Also notable is the five-storey pagoda called Goju-no-to, which is the oldest building in Kyoto. Built between 936-951, this pagoda has miraculously survived the wars and fires that destroyed most other historical buildings in Kyoto to remain with us to this day.
In 1598, Japan’s (unofficial) leader, Toyotomi Hideyoshi threw an extraordinary hanami party with 1,300 people at Daigoji. In order to do this, he paid for the temple to be restored and improved upon and planted 700 cherry trees in its grounds. To this day, a festival called Ho-Taiko Hanami Gyoretsu (Toyotomi Hideyoshi’s cherry blossom viewing parade) takes place on the second Sunday of April each year where the events of the party are recreated in a grand parade. Because of Toyotomi Hideyoshi, Daigoji is undoubtedly one of the best place in Kyoto to see cherry blossoms and to experience hanami. Unfortunately, the locals know this too, so it tends to be very crowded. I experienced this myself but can tell you with confidence that it is 1000% worth it. It is, after all, a hanami party fit for a VERY wealthy king.
19. Take a day trip to Uji and see Byodoin Temple
Byodoin is easily my second favourite temple in Kyoto, so even though it is located a bit far out of the city centre, I absolutely recommend visiting while you are there! Originally built as a villa in 998, Byodoin was turned into a temple in 1052 when the emperor’s regent Yorimichi Fujiwara received it from his father. At the time, many monks and aristocrats believed that 1052 was the beginning of the end of the world, which led people to be more devout and believe in the Buddhist Pure Land. This was the belief that the world was too corrupt to achieve enlightenment, so by praying to Buddha Amitabha, you could hope to be reborn into a Pure Realm that made achieving enlightenment easier. Makes sense that a doomsday prophecy would motivate people to believe in reincarnation into a pure land!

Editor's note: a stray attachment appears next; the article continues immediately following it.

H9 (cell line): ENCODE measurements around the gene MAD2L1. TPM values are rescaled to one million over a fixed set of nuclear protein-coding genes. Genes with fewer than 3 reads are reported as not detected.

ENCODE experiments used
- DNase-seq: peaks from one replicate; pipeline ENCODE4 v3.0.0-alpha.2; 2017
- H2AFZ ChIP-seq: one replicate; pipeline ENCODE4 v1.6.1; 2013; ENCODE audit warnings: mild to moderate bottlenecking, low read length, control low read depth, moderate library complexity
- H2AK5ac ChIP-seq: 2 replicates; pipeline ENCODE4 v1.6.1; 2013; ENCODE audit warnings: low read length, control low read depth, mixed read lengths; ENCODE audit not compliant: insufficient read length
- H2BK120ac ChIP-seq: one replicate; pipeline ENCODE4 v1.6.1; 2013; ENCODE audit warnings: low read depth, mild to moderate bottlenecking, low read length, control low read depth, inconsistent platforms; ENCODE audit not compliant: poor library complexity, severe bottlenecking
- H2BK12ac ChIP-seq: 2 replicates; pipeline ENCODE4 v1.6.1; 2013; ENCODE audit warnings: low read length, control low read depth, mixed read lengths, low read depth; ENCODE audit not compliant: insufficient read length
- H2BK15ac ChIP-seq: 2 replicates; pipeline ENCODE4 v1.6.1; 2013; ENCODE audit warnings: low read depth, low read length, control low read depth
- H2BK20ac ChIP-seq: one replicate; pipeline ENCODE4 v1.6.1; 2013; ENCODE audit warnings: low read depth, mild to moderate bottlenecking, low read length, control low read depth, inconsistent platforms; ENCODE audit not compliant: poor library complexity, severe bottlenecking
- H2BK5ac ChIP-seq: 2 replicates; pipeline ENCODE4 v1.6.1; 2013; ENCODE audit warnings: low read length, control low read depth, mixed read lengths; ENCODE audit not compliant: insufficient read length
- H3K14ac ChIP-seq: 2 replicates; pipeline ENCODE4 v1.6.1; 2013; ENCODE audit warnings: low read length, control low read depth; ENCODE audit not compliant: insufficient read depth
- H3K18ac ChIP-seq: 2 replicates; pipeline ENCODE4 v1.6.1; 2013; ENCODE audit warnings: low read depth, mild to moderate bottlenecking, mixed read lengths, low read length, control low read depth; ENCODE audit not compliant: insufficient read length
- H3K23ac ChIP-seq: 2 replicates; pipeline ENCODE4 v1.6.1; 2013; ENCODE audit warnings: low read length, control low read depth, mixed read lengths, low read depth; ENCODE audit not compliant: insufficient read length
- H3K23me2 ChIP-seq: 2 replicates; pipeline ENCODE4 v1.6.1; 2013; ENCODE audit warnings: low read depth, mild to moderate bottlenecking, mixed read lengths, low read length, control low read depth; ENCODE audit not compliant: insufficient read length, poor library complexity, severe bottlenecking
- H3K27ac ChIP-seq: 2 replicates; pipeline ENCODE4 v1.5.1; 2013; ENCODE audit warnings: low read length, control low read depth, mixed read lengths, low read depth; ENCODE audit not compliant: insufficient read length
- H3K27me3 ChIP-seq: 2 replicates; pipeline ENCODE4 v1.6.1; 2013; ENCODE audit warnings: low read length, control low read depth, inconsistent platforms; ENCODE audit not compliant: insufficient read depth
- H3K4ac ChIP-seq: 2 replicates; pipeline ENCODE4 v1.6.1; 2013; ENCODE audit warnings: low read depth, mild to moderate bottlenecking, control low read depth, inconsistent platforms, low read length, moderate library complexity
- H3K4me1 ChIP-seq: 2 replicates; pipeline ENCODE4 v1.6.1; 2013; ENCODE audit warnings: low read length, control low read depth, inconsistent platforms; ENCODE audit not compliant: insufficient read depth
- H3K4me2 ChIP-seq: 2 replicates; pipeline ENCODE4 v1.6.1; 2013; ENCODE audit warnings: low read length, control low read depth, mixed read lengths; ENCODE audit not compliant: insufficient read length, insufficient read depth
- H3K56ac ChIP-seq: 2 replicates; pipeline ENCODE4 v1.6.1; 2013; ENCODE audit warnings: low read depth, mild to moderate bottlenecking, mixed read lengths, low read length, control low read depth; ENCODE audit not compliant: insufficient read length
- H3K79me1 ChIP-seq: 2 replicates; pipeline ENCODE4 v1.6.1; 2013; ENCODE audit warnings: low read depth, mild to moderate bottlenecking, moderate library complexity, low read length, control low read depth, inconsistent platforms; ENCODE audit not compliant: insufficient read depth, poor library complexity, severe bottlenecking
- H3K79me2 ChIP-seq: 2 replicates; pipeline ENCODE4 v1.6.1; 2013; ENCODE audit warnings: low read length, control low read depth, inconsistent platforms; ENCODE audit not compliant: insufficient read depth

These beliefs prompted Yorimichi Fujiwara to build the Phoenix Hall and to employ Jocho, the best Buddhist sculptor in Japan’s history, to create a 2.4m tall statue of Buddha Amitabha. This statue is the only Jocho piece left today, so its importance cannot be overstated.